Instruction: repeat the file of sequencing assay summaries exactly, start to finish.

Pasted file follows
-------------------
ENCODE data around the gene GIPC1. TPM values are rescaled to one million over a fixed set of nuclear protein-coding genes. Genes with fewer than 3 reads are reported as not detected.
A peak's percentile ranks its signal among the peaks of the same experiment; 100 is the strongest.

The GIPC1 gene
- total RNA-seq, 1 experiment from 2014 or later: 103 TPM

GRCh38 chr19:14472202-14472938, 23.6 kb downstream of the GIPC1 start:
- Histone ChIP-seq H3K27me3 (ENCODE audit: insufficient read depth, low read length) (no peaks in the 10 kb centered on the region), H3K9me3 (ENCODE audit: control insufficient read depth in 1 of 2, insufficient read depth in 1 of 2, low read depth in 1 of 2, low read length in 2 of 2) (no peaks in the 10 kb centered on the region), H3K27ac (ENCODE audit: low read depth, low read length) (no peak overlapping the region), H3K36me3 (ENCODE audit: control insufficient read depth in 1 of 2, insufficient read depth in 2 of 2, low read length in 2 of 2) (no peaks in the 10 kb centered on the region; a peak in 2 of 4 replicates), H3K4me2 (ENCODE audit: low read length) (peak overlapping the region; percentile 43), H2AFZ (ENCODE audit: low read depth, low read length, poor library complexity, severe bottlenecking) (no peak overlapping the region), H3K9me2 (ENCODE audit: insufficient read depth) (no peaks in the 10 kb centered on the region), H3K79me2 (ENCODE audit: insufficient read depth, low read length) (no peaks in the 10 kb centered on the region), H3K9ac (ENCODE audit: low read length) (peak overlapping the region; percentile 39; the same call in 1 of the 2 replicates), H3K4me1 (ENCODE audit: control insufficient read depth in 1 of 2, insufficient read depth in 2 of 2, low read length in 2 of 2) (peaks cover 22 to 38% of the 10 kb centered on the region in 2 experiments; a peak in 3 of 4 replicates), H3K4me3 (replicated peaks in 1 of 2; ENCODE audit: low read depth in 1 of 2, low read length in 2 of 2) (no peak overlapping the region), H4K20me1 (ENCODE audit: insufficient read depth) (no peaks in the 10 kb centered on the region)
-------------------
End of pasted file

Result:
ENCODE data around the gene GIPC1. TPM values are rescaled to one million over a fixed set of nuclear protein-coding genes. Genes with fewer than 3 reads are reported as not detected.
A peak's percentile ranks its signal among the peaks of the same experiment; 100 is the strongest.

The GIPC1 gene
- total RNA-seq, 1 experiment from 2014 or later: 103 TPM

GRCh38 chr19:14472202-14472938, 23.6 kb downstream of the GIPC1 start:
- Histone ChIP-seq H3K27me3 (ENCODE audit: insufficient read depth, low read length) (no peaks in the 10 kb centered on the region), H3K9me3 (ENCODE audit: control insufficient read depth in 1 of 2, insufficient read depth in 1 of 2, low read depth in 1 of 2, low read length in 2 of 2) (no peaks in the 10 kb centered on the region), H3K27ac (ENCODE audit: low read depth, low read length) (no peak overlapping the region), H3K36me3 (ENCODE audit: control insufficient read depth in 1 of 2, insufficient read depth in 2 of 2, low read length in 2 of 2) (no peaks in the 10 kb centered on the region; a peak in 2 of 4 replicates), H3K4me2 (ENCODE audit: low read length) (peak overlapping the region; percentile 43), H2AFZ (ENCODE audit: low read depth, low read length, poor library complexity, severe bottlenecking) (no peak overlapping the region), H3K9me2 (ENCODE audit: insufficient read depth) (no peaks in the 10 kb centered on the region), H3K79me2 (ENCODE audit: insufficient read depth, low read length) (no peaks in the 10 kb centered on the region), H3K9ac (ENCODE audit: low read length) (peak overlapping the region; percentile 39; the same call in 1 of the 2 replicates), H3K4me1 (ENCODE audit: control insufficient read depth in 1 of 2, insufficient read depth in 2 of 2, low read length in 2 of 2) (peaks cover 22 to 38% of the 10 kb centered on the region in 2 experiments; a peak in 3 of 4 replicates), H3K4me3 (replicated peaks in 1 of 2; ENCODE audit: low read depth in 1 of 2, low read length in 2 of 2) (no peak overlapping the region), H4K20me1 (ENCODE audit: insufficient read depth) (no peaks in the 10 kb centered on the region)